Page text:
How well did this answer your question? Submit
    Submitting rating...
    Thank you for your feedback!
    An error occurred while trying to submit your feedback.
    Please try again later.
  • An individual with a disability:
    • has a physical or mental impairment that substantially limits one or more of the person's major life activities;
    • has a record of such an impairment; or
    • is regarded as having such impairment.
    How well did this answer your question? Submit
    Submitting rating...
    Thank you for your feedback!
    An error occurred while trying to submit your feedback.
    Please try again later.
  • First, contact your human resources office and your organization's Persons with Disabilities (PWD) Manager (or equivalent). Your agency may already have established recruiting and referral relationships with organizations serving people with disabilities, such as: Federal agencies may work directly with these organizations to refer candidates for employment opportunities using the excepted appointing authorities for hiring people with disabilities. Your agency's Plan for Employment of People with Disabilities may also include good sources of qualified candidates with disabilities for your vacancies. In addition, individuals with disabilities may always apply for vacancy announcements that are open to the general public. The Workforce Recruitment Program (WRP) for college students with disabilities is a great source of potential candidates when considering college students with disabilities for employment. Employers can access the WRP candidate database by contacting their agency's WRP representative (usually in the human resources office).
    How well did this answer your question? Submit
    Submitting rating...
    Thank you for your feedback!
    An error occurred while trying to submit your feedback.
    Please try again later.
  • A qualified individual with a disability has the skills, experience, education, and other requirements of the job the individual holds or desires, and can perform the essential functions of the position with or without reasonable accommodation.
    How well did this answer your question? Submit
    Submitting rating...
    Thank you for your feedback!
    An error occurred while trying to submit your feedback.
    Please try again later.
  • Employers have found that people with disabilities and people without disabilities are about the same in terms of attendance and job performance. Perhaps the longest recurring study of employment issues concerning people with disabilities was done by DuPont, a private corporation. For over 35 years, this DuPont study has shown that employees with disabilities are equivalent to other DuPont employees in job performance, attendance and safety.
    How well did this answer your question? Submit
    Submitting rating...
    Thank you for your feedback!
    An error occurred while trying to submit your feedback.
    Please try again later.
  • Yes, if the individual is from a different agency. However, if the person is going from one location/activity/component to another location/activity/component in the same agency, the agency would not have to clear the RPL. For purposes of the RPL, all DOD agencies are considered the same agency. DOD agencies (e.g., Defense Logistics Agency, Defense Investigative Service) and the Departments of Army, Navy, and Air Force are all considered DoD.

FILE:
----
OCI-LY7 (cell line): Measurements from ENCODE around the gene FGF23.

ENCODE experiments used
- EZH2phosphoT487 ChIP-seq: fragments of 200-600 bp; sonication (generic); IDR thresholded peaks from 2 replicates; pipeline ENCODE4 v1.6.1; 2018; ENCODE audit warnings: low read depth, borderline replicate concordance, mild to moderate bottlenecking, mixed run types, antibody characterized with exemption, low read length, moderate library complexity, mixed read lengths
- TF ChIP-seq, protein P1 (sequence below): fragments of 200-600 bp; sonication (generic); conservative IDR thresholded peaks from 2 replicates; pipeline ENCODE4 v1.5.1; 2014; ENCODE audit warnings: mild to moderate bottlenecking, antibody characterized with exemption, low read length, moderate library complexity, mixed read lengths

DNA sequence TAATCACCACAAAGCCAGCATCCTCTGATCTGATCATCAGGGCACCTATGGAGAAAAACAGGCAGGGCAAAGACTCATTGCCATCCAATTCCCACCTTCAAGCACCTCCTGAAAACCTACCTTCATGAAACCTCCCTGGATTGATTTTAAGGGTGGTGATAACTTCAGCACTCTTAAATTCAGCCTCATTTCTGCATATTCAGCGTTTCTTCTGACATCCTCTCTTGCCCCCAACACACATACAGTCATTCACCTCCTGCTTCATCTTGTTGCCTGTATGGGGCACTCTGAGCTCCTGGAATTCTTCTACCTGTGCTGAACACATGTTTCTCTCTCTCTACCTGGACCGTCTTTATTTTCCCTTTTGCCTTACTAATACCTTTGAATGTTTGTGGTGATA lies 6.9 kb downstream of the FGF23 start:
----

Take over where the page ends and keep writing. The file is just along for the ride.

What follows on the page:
How well did this answer your question? Submit
    Submitting rating...
    Thank you for your feedback!
    An error occurred while trying to submit your feedback.
    Please try again later.
  • OPM is changing the procedures in support of the President's "New Freedom Initiative" introduced in 2001, which encourages Federal agencies to consider employment opportunities for people with disabilities. The regulation improves the Federal Government's ability to hire persons with these disabilities. It is designed to remove possible barriers and increase employment opportunities for persons with disabilities.
    How well did this answer your question? Submit
    Submitting rating...
    Thank you for your feedback!
    An error occurred while trying to submit your feedback.
    Please try again later.
  • Yes.
    How well did this answer your question? Submit
    Submitting rating...
    Thank you for your feedback!
    An error occurred while trying to submit your feedback.
    Please try again later.
  • Yes, people with disabilities must meet all basic qualification requirements for the job in order to be hired, as is true for non-disabled candidates who are hired. Qualified individuals with disabilities must be able to perform the essential functions of the job with or without reasonable accommodation. For more information, please refer to the Rehabilitation Act of 1973, as amended.
    How well did this answer your question? Submit
    Submitting rating...
    Thank you for your feedback!
    An error occurred while trying to submit your feedback.
    Please try again later.
  • When the disability and/or the need for accommodation is not obvious, the employer may ask the individual for reasonable documentation about his/her disability and functional limitations. An employer should respond expeditiously to a request for reasonable accommodation.
    How well did this answer your question? Submit
    Submitting rating...
    Thank you for your feedback!
    An error occurred while trying to submit your feedback.
    Please try again later.